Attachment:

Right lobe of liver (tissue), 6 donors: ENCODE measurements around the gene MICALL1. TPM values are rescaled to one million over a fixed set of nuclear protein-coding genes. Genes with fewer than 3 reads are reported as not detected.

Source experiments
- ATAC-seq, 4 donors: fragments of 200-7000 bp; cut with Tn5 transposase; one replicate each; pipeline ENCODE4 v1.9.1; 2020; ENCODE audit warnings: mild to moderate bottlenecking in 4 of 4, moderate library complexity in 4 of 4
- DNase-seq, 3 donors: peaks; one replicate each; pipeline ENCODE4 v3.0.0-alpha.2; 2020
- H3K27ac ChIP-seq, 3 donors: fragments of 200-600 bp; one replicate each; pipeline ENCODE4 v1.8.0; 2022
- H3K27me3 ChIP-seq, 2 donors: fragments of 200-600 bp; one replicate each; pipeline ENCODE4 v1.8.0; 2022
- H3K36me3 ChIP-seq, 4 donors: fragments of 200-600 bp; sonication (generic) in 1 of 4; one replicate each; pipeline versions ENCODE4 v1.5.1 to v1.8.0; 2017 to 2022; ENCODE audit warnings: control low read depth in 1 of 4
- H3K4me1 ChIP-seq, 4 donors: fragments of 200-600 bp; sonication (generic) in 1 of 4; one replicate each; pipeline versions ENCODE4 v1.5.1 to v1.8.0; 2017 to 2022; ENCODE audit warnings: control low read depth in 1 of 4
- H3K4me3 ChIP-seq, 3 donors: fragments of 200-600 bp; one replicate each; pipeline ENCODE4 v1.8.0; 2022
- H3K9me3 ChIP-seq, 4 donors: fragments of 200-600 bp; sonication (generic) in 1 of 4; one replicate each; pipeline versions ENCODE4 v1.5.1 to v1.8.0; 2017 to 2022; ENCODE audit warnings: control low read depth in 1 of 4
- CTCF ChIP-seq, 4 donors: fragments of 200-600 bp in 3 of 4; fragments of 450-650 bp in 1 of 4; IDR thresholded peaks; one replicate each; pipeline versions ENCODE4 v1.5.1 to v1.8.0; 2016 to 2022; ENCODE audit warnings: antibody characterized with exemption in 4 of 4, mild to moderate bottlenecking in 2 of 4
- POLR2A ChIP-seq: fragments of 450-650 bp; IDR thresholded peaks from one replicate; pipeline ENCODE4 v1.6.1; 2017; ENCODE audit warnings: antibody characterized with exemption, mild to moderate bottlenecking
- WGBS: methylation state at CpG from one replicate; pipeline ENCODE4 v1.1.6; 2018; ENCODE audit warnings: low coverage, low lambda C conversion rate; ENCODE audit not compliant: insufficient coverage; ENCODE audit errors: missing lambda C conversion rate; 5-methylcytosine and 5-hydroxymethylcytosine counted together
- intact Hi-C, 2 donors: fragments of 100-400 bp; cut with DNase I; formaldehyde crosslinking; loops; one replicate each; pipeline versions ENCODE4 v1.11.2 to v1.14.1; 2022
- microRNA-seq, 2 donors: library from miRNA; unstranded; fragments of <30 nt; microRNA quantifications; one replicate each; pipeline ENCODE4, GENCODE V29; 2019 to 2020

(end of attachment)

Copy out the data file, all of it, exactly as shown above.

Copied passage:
Right lobe of liver (tissue), 6 donors: ENCODE measurements around the gene MICALL1. TPM values are rescaled to one million over a fixed set of nuclear protein-coding genes. Genes with fewer than 3 reads are reported as not detected.

Source experiments
- ATAC-seq, 4 donors: fragments of 200-7000 bp; cut with Tn5 transposase; one replicate each; pipeline ENCODE4 v1.9.1; 2020; ENCODE audit warnings: mild to moderate bottlenecking in 4 of 4, moderate library complexity in 4 of 4
- DNase-seq, 3 donors: peaks; one replicate each; pipeline ENCODE4 v3.0.0-alpha.2; 2020
- H3K27ac ChIP-seq, 3 donors: fragments of 200-600 bp; one replicate each; pipeline ENCODE4 v1.8.0; 2022
- H3K27me3 ChIP-seq, 2 donors: fragments of 200-600 bp; one replicate each; pipeline ENCODE4 v1.8.0; 2022
- H3K36me3 ChIP-seq, 4 donors: fragments of 200-600 bp; sonication (generic) in 1 of 4; one replicate each; pipeline versions ENCODE4 v1.5.1 to v1.8.0; 2017 to 2022; ENCODE audit warnings: control low read depth in 1 of 4
- H3K4me1 ChIP-seq, 4 donors: fragments of 200-600 bp; sonication (generic) in 1 of 4; one replicate each; pipeline versions ENCODE4 v1.5.1 to v1.8.0; 2017 to 2022; ENCODE audit warnings: control low read depth in 1 of 4
- H3K4me3 ChIP-seq, 3 donors: fragments of 200-600 bp; one replicate each; pipeline ENCODE4 v1.8.0; 2022
- H3K9me3 ChIP-seq, 4 donors: fragments of 200-600 bp; sonication (generic) in 1 of 4; one replicate each; pipeline versions ENCODE4 v1.5.1 to v1.8.0; 2017 to 2022; ENCODE audit warnings: control low read depth in 1 of 4
- CTCF ChIP-seq, 4 donors: fragments of 200-600 bp in 3 of 4; fragments of 450-650 bp in 1 of 4; IDR thresholded peaks; one replicate each; pipeline versions ENCODE4 v1.5.1 to v1.8.0; 2016 to 2022; ENCODE audit warnings: antibody characterized with exemption in 4 of 4, mild to moderate bottlenecking in 2 of 4
- POLR2A ChIP-seq: fragments of 450-650 bp; IDR thresholded peaks from one replicate; pipeline ENCODE4 v1.6.1; 2017; ENCODE audit warnings: antibody characterized with exemption, mild to moderate bottlenecking
- WGBS: methylation state at CpG from one replicate; pipeline ENCODE4 v1.1.6; 2018; ENCODE audit warnings: low coverage, low lambda C conversion rate; ENCODE audit not compliant: insufficient coverage; ENCODE audit errors: missing lambda C conversion rate; 5-methylcytosine and 5-hydroxymethylcytosine counted together
- intact Hi-C, 2 donors: fragments of 100-400 bp; cut with DNase I; formaldehyde crosslinking; loops; one replicate each; pipeline versions ENCODE4 v1.11.2 to v1.14.1; 2022
- microRNA-seq, 2 donors: library from miRNA; unstranded; fragments of <30 nt; microRNA quantifications; one replicate each; pipeline ENCODE4, GENCODE V29; 2019 to 2020